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It seems that merger mania has takenhold of the health care industry. With talks between Cigna andExpress Scripts and CVS Health and Aetna Inc., among others,consolidation has gotten the attention of many stakeholders. Whilethese companies justify their unions by highlighting theefficiencies they will gain and the improvements that employers,other health care purchasers and their covered populations willexperience, purchasers should remain skeptical.

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Related: How broker consolidation and industry alliances arechanging the industry

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Mergers and acquisitions in health carehave occurred for decades. Provider organizations have been mergingwith or acquiring others for years, and so have health plans. Whatfeels new lately is consolidation among health care entities withdifferent types of businesses. Unfortunately, the evidence aboutthe impact of past consolidation on purchasers is mixed and shouldraise questions for purchasers about more recent unions.

Providerconsolidation

It would take having one's head in thesand not to know that health care costs have been on the rise. Infact, in 2016, health care spending amounted to $3.3 trillion, representing17.9 percent of GDP. Driving this growth is an increasein prices, largely due to the market power providers have been ableto amass through consolidation, enabling them to demand higherprices from health insurers.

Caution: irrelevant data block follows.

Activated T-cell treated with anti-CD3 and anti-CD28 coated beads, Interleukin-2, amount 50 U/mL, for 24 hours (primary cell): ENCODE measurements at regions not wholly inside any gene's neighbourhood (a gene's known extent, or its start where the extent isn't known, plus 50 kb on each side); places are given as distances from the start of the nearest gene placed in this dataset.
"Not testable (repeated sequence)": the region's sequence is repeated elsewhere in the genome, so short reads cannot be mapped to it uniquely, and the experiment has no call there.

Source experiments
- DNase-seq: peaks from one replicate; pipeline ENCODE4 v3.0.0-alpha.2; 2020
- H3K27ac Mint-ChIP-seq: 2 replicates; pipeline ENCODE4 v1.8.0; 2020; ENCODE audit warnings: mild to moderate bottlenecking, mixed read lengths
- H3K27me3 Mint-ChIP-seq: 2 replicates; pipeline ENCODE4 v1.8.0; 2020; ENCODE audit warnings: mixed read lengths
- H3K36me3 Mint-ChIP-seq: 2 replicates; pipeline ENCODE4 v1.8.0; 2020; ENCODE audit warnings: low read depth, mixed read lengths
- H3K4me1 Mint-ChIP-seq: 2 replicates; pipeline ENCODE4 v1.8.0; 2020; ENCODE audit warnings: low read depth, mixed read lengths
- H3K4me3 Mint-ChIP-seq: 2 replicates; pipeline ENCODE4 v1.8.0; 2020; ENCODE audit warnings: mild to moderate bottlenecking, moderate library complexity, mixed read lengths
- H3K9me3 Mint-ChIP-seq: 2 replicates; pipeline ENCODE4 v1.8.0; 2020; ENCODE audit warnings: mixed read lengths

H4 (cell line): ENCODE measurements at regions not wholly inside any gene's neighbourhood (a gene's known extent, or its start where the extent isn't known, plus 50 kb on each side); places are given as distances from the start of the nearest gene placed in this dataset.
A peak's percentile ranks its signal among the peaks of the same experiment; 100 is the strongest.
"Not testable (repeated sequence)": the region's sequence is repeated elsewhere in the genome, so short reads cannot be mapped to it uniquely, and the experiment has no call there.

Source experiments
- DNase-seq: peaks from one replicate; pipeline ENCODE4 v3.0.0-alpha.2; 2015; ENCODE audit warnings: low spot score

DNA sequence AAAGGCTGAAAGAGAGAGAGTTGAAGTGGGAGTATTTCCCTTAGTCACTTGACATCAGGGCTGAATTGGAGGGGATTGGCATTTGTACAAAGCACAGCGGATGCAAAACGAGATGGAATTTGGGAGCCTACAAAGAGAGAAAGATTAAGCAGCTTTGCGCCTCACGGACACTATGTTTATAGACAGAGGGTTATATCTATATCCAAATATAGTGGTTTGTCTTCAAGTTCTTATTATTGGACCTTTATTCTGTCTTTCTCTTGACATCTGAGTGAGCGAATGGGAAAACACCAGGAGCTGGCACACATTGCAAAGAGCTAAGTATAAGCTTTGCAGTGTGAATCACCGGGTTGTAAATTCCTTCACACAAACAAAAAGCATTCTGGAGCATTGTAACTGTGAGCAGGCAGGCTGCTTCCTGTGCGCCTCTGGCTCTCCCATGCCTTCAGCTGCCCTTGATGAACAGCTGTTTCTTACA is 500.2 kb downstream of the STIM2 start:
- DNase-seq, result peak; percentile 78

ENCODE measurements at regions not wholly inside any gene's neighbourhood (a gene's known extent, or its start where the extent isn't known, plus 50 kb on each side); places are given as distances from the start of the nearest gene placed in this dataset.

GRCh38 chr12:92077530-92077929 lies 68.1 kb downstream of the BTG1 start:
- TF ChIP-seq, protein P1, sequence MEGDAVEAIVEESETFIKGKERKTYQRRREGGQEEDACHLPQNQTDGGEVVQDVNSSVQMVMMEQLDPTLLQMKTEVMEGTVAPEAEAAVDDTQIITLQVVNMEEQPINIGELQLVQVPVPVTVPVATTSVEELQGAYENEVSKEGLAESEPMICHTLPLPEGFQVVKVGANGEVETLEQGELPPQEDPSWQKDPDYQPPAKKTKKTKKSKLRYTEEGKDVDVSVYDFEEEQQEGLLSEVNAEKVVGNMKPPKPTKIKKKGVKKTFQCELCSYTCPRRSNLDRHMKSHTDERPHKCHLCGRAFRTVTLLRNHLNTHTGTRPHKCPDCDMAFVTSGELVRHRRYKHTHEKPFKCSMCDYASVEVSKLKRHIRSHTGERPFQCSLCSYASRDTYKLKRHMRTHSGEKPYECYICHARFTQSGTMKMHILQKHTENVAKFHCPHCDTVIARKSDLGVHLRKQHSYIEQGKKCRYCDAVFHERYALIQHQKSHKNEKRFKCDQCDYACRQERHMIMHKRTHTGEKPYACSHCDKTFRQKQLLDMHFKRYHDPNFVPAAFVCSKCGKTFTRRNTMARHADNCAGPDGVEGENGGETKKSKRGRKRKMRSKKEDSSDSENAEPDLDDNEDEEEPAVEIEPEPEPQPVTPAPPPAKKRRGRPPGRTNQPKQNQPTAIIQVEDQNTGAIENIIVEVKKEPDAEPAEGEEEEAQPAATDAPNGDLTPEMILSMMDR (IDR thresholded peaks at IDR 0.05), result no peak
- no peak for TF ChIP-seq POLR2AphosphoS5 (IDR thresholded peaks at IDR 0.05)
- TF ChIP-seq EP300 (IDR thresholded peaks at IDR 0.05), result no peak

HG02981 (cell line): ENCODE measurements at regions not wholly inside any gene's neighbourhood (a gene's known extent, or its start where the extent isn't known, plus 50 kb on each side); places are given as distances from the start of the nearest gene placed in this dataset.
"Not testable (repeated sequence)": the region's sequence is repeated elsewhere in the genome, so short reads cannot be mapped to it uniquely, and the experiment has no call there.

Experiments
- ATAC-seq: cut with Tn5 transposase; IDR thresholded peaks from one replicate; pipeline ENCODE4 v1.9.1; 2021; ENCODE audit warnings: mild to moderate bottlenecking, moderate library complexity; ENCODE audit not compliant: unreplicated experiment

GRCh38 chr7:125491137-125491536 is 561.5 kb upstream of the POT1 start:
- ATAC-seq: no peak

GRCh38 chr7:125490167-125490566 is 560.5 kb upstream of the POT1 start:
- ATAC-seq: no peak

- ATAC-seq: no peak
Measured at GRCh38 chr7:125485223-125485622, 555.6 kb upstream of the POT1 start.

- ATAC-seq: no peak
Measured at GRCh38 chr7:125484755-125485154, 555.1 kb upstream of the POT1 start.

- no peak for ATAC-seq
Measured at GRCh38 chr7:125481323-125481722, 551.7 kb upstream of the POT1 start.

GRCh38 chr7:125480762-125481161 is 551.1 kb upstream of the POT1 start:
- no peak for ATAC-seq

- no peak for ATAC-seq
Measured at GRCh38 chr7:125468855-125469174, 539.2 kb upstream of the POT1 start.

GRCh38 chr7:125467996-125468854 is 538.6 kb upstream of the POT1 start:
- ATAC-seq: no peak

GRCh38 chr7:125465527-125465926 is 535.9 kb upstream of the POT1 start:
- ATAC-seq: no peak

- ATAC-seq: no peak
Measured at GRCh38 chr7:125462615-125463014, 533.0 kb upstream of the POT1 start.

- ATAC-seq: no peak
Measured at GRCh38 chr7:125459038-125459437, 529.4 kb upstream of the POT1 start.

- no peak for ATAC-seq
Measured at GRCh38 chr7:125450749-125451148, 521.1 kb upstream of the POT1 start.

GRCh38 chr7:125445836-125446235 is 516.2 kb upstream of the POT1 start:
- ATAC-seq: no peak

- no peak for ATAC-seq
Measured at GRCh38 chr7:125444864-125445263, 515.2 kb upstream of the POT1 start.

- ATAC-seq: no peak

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From 1998 to 2015, 1,412 mergers amonghospitals occurred. During the same period, hospitalsbought independent physician practices. Several studies have found a correlation between higherphysician concentration or hospital-physician integration andhigher commercial health insurance prices. Furthermore, researchershave discovered a negative association betweenhigher prices and patient experiences with care — the higher theprices, the worse the experience.

Health planconsolidation

To maintain negotiating power withprovider conglomerates, health insurers also began to merge.In 2001, more than eight health insurance companies had sizablemarket share across the U.S. but by 2013, only about four did. In2015, two massive mergers between health insurance plans wereproposed — a union between Aetna and Humana and between Anthem andCigna — though the Department of Justice blocked the mergers on the grounds thatthey would violate antitrust laws and lead to higher health carecosts for Americans.

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While the mergers may have given theresulting health plans more market power, many health care expertsexpressed concern that any savings they would accrue by gainingnegotiating power would transfer into C-suite salaries oradministrative expenses and wouldn't be passed ontoemployer-customers.

Recent mergers andacquisitions